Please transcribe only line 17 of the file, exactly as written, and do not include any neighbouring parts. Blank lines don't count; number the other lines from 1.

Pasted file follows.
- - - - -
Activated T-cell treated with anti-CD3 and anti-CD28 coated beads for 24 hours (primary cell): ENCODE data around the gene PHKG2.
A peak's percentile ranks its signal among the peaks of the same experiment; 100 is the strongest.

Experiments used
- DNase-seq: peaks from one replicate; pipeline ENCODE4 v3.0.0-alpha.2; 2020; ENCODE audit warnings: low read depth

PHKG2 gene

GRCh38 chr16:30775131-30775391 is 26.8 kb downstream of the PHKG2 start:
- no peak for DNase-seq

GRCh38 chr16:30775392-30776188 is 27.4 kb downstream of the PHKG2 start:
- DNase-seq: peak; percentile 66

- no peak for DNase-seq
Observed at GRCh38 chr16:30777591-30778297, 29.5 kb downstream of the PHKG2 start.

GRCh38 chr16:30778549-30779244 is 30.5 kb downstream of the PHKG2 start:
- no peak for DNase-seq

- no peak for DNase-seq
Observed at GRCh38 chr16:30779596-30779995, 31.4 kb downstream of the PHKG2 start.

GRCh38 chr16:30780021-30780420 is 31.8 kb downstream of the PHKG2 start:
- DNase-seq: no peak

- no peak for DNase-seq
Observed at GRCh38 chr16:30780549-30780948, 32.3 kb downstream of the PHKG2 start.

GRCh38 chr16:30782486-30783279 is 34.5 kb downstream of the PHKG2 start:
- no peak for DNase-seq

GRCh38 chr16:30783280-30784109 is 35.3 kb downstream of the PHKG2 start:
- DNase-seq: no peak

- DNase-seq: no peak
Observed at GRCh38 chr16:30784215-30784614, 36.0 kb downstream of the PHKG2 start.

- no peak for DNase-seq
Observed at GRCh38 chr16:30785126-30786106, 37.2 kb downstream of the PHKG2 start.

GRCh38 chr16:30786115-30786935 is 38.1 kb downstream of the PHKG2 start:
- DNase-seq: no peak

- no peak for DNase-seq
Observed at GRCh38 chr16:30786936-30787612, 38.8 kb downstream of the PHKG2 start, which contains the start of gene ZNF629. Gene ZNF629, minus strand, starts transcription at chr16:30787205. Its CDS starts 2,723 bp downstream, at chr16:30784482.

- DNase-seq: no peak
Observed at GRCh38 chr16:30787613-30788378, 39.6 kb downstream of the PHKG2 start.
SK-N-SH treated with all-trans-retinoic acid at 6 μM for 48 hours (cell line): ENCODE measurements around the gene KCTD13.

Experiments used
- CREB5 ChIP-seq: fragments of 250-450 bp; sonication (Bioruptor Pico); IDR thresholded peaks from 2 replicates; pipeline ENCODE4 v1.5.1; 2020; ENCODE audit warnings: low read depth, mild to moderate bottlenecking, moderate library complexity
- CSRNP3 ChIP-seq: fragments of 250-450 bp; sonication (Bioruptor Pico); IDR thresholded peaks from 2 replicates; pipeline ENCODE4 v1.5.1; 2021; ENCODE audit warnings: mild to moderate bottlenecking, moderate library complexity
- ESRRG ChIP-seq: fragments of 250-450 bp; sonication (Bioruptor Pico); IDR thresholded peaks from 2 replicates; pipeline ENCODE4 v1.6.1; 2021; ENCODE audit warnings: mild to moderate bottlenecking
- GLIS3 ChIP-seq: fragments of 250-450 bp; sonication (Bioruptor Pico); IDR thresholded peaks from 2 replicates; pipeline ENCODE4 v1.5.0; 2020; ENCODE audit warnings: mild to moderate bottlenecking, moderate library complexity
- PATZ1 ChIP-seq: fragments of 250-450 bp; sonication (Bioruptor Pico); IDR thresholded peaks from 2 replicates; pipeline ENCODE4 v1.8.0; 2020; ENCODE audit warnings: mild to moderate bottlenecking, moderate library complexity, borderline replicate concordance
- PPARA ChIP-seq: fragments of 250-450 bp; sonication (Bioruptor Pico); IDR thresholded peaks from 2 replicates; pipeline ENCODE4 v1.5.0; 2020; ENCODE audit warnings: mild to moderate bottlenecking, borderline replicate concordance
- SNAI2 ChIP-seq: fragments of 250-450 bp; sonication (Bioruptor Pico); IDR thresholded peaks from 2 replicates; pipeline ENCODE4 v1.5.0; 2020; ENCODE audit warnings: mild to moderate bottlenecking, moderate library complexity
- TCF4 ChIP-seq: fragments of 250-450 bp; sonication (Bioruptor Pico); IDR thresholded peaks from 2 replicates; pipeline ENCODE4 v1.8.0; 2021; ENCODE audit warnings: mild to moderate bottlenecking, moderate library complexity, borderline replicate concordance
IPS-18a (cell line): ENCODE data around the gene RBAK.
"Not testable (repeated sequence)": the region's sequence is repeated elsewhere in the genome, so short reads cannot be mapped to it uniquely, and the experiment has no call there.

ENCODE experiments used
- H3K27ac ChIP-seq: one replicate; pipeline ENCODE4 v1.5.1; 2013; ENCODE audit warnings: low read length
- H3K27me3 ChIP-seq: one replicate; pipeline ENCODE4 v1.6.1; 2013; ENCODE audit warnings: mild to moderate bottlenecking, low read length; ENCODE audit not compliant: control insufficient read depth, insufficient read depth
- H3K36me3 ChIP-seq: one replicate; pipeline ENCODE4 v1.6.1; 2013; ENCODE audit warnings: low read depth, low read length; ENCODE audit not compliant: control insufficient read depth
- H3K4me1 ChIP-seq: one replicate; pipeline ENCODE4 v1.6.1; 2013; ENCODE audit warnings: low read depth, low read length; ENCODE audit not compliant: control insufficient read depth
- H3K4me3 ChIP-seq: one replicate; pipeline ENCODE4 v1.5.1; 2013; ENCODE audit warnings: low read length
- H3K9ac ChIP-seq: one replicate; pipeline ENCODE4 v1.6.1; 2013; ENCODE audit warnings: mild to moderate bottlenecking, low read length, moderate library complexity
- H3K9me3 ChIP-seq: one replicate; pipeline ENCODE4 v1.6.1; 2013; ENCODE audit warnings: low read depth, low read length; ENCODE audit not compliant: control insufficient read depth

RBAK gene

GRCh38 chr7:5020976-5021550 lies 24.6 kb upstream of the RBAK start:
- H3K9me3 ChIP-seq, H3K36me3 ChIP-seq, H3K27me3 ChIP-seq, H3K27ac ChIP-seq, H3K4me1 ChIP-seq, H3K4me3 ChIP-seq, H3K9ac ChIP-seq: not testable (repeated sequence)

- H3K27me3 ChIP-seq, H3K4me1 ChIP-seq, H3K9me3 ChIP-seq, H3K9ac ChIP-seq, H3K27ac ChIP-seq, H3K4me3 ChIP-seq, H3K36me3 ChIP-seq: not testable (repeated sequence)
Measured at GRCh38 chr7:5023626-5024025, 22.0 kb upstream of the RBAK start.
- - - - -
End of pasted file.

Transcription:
- DNase-seq: no peak